Claustrophobia fear of enclosed spaces 6.
Acrophobia fear of heights 7. Emetophobia fear of vomit or vomiting 8. Carcinophobia fear of cancer 9.
- Boulders and Butterflies:A Journey into Spiritual Sensuality.
- Sand and Shadow.
- No one starts out as the monster we meet..
- Transmissions to the Mystic Nebula?
- The 2017 New Establishment List;
- Liaisons (Black Lace).
Astraphobia fear of thunder and lightning Taphophobia fear of being buried alive. To create that sense of progression and escalation of danger, I simply reversed that top ten list so the final, scariest demon embodies the most prevalent phobia. As it turns out, those are fairly easy fears to apply to a monster or demon, but what about pteromerhanophobia, the fear of flying? This story became one of the most famous episodes of The Twilight Zone , a vehicle for a young William Shatner.
In a broader sense, monsters are scary because …. Can that lobster take your hand off with one of those claws?
But add an unexpected element to a predictable situation and you enhance the potential for fear. Humans tend to have a pretty good sense of what another human is going to do next. We can tell via body language, facial expressions, and tone of voice when someone is getting angry or upset. We sense when things might get out of control or violent. This is a creature, after all, outside our normal experience.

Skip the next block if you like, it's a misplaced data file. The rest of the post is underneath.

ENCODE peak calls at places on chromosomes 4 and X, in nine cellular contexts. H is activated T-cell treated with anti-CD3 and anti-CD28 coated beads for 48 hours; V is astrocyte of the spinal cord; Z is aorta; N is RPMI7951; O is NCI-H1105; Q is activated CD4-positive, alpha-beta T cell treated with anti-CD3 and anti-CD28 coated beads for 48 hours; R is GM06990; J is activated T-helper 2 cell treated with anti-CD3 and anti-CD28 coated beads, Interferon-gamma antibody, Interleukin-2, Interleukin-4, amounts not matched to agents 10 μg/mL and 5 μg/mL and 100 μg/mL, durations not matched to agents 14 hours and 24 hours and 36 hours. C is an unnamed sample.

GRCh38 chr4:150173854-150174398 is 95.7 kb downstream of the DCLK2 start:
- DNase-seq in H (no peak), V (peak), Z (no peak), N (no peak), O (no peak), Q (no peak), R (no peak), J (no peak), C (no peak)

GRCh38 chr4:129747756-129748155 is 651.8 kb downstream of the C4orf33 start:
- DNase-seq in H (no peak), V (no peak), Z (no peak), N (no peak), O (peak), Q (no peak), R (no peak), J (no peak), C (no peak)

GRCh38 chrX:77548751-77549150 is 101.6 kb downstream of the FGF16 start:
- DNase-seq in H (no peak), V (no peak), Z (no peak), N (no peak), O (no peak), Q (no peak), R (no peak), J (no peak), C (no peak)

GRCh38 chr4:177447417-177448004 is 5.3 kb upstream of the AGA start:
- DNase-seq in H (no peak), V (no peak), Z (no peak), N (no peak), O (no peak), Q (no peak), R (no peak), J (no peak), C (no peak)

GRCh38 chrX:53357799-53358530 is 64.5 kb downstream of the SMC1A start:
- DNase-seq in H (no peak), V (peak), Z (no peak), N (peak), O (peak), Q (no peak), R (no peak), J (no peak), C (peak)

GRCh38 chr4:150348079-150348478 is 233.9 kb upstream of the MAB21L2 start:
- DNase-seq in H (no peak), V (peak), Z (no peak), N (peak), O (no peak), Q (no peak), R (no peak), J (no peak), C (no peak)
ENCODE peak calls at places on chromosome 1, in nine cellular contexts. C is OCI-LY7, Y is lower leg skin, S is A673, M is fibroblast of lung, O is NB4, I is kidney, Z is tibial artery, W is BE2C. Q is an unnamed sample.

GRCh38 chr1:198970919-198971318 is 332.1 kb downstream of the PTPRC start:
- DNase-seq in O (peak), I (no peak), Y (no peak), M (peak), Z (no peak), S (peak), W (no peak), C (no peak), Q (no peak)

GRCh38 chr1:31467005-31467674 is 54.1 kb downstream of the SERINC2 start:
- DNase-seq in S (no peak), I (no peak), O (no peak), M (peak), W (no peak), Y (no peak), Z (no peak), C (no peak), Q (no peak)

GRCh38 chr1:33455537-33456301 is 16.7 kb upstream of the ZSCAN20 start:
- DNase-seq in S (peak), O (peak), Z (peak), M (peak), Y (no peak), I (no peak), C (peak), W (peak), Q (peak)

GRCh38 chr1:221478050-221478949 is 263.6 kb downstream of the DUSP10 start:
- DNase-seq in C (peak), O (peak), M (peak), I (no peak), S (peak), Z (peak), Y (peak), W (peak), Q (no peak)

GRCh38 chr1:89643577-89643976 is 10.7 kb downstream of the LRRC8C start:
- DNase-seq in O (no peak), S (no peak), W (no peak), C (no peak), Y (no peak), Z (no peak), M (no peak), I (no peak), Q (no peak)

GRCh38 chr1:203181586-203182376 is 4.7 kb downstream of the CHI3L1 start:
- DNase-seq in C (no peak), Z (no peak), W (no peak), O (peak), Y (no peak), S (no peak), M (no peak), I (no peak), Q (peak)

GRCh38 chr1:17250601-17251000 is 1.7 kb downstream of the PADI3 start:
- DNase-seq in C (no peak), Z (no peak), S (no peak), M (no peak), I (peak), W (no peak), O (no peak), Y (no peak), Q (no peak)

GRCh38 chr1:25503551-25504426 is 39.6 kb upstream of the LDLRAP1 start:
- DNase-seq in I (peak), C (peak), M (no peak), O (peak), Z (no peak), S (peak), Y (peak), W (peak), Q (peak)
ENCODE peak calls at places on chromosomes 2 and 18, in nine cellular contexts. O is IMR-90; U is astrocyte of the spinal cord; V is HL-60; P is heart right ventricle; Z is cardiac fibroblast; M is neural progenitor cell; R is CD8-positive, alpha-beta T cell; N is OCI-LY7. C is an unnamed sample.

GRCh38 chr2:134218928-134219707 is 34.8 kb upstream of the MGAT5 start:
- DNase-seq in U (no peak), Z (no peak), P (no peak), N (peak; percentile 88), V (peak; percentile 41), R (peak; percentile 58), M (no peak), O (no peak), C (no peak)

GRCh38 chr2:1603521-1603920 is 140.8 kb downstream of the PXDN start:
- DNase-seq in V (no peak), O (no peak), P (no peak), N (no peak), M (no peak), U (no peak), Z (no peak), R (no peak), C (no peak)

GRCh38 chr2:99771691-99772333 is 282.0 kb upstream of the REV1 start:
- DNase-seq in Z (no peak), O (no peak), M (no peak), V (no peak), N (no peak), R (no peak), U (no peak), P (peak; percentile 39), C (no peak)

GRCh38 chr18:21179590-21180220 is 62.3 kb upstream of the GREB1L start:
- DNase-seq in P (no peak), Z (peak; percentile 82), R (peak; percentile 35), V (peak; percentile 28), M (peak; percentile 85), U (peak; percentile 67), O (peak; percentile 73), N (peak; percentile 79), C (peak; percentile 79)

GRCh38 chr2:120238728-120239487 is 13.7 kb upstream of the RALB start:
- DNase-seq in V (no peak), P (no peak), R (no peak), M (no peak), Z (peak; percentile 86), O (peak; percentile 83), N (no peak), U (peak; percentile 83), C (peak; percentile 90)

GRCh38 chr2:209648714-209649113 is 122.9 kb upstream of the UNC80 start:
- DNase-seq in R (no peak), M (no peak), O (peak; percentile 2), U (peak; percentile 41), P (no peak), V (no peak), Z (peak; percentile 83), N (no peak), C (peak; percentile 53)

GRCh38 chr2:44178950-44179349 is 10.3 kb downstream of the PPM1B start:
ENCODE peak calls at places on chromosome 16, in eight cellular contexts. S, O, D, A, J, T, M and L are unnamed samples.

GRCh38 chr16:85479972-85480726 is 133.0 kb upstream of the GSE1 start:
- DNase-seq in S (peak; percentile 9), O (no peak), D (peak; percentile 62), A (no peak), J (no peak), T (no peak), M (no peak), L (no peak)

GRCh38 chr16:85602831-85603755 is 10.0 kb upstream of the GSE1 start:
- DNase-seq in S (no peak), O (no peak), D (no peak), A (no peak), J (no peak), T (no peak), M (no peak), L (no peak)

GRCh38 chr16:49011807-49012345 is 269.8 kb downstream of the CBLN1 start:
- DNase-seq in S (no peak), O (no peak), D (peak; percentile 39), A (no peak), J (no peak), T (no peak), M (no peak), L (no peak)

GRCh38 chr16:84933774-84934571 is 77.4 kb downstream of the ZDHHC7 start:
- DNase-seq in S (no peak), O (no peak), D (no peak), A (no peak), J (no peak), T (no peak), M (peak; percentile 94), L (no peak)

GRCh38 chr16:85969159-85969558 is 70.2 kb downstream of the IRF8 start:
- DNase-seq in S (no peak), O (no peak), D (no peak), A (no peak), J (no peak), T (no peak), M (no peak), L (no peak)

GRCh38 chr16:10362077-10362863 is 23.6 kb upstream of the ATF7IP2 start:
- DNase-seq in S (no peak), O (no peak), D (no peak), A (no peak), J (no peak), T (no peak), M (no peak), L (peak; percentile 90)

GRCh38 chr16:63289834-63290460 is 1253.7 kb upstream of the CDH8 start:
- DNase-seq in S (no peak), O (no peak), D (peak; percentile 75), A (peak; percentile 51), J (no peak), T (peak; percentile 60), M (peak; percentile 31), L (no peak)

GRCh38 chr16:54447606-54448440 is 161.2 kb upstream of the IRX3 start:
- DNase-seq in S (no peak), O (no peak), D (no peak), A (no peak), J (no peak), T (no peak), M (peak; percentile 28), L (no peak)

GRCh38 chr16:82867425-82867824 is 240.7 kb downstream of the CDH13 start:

Melissa had seen where the thing came from and even in her panic was wise enough to cover her own mouth with both hands. The thing skittered up her neck, over her cheek, and squatted on her left eye. The wind screamed and Melissa screamed with it. It was the cry of a woman drowning in the kind of pain the charts in the hospitals can never describe. She staggered backwards, clawing at the thing on her eye.
How 10 Iconic Movie Monsters Were Created | Mental Floss
It was pulsing faster now, and Kat could hear a low, liquid sound as the thing resumed feeding. It was a slushy sound. Want to scare the crap out of someone? Go for the eyes. No blood. Exploring truly disturbing events can be difficult for many authors to work through, in the horror genre in particular. But fantasy and science fiction—really any genre of fiction—can ask you to plumb your own psychological depths.
So what scares you? The Frankenstein effect does not happen to Dr. Frankenstein himself but to the Frankenstein monster. Frankenstein quickly regrets his decision to bring the dead back to life. Every encounter the new lively creature comes upon is negative and wrought with fear.
The creature is treated for exactly what people see him as: a monster. The Frankenstein monster obviously does not appear or act as we imagine most humans do.
There is a lack of mannerisms, language, and motor skills. He grunts and groans in response to everything. Suddenly, the creature is less of a monster to the reader and to Dr. Frankenstein himself.
The ultimate question of Nature vs. Nurture or in this case non-nurturing.
This allegory goes into everyday society because the question of nature v nurture is still very alive. Think about it. We get much of our social identity from those on the outside: family, friends, teachers, etc. There is a reason we trust more of what are friends think of us than our parents. Major social identity sets around the age of preschool or kindergarten from outside our families.